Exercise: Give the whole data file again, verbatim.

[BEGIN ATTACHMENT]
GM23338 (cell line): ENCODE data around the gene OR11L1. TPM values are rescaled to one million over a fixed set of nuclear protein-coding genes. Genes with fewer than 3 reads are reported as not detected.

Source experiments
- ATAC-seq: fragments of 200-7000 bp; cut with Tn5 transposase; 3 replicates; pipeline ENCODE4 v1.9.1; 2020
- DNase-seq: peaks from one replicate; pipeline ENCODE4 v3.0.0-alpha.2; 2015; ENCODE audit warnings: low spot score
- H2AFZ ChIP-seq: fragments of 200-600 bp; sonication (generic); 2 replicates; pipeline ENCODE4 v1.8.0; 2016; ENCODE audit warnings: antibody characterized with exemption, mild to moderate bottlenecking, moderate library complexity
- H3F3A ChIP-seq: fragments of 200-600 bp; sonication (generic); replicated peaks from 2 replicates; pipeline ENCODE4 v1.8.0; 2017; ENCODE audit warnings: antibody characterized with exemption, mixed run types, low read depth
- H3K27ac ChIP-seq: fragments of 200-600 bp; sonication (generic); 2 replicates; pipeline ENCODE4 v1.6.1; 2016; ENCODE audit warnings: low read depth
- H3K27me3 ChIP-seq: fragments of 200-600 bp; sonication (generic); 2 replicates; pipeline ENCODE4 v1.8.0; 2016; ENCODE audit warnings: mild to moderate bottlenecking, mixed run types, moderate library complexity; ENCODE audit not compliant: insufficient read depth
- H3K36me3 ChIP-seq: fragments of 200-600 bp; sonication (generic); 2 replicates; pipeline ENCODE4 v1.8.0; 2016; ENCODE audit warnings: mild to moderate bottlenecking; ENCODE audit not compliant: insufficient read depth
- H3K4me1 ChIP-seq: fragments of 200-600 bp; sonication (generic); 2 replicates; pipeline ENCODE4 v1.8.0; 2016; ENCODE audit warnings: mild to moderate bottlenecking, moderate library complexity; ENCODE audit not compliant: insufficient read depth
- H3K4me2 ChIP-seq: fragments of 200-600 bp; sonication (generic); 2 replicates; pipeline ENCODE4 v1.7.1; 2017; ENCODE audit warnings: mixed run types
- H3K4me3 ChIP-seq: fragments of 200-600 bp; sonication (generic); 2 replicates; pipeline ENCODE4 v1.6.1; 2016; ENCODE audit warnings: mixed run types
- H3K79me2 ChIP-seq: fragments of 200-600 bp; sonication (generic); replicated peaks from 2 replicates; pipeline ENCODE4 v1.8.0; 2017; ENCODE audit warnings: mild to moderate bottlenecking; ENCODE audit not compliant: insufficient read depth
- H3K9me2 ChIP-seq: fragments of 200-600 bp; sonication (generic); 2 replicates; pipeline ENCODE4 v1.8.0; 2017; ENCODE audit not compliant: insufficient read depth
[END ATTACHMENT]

GM23338 (cell line): ENCODE data around the gene OR11L1. TPM values are rescaled to one million over a fixed set of nuclear protein-coding genes. Genes with fewer than 3 reads are reported as not detected.

Source experiments
- ATAC-seq: fragments of 200-7000 bp; cut with Tn5 transposase; 3 replicates; pipeline ENCODE4 v1.9.1; 2020
- DNase-seq: peaks from one replicate; pipeline ENCODE4 v3.0.0-alpha.2; 2015; ENCODE audit warnings: low spot score
- H2AFZ ChIP-seq: fragments of 200-600 bp; sonication (generic); 2 replicates; pipeline ENCODE4 v1.8.0; 2016; ENCODE audit warnings: antibody characterized with exemption, mild to moderate bottlenecking, moderate library complexity
- H3F3A ChIP-seq: fragments of 200-600 bp; sonication (generic); replicated peaks from 2 replicates; pipeline ENCODE4 v1.8.0; 2017; ENCODE audit warnings: antibody characterized with exemption, mixed run types, low read depth
- H3K27ac ChIP-seq: fragments of 200-600 bp; sonication (generic); 2 replicates; pipeline ENCODE4 v1.6.1; 2016; ENCODE audit warnings: low read depth
- H3K27me3 ChIP-seq: fragments of 200-600 bp; sonication (generic); 2 replicates; pipeline ENCODE4 v1.8.0; 2016; ENCODE audit warnings: mild to moderate bottlenecking, mixed run types, moderate library complexity; ENCODE audit not compliant: insufficient read depth
- H3K36me3 ChIP-seq: fragments of 200-600 bp; sonication (generic); 2 replicates; pipeline ENCODE4 v1.8.0; 2016; ENCODE audit warnings: mild to moderate bottlenecking; ENCODE audit not compliant: insufficient read depth
- H3K4me1 ChIP-seq: fragments of 200-600 bp; sonication (generic); 2 replicates; pipeline ENCODE4 v1.8.0; 2016; ENCODE audit warnings: mild to moderate bottlenecking, moderate library complexity; ENCODE audit not compliant: insufficient read depth
- H3K4me2 ChIP-seq: fragments of 200-600 bp; sonication (generic); 2 replicates; pipeline ENCODE4 v1.7.1; 2017; ENCODE audit warnings: mixed run types
- H3K4me3 ChIP-seq: fragments of 200-600 bp; sonication (generic); 2 replicates; pipeline ENCODE4 v1.6.1; 2016; ENCODE audit warnings: mixed run types
- H3K79me2 ChIP-seq: fragments of 200-600 bp; sonication (generic); replicated peaks from 2 replicates; pipeline ENCODE4 v1.8.0; 2017; ENCODE audit warnings: mild to moderate bottlenecking; ENCODE audit not compliant: insufficient read depth
- H3K9me2 ChIP-seq: fragments of 200-600 bp; sonication (generic); 2 replicates; pipeline ENCODE4 v1.8.0; 2017; ENCODE audit not compliant: insufficient read depth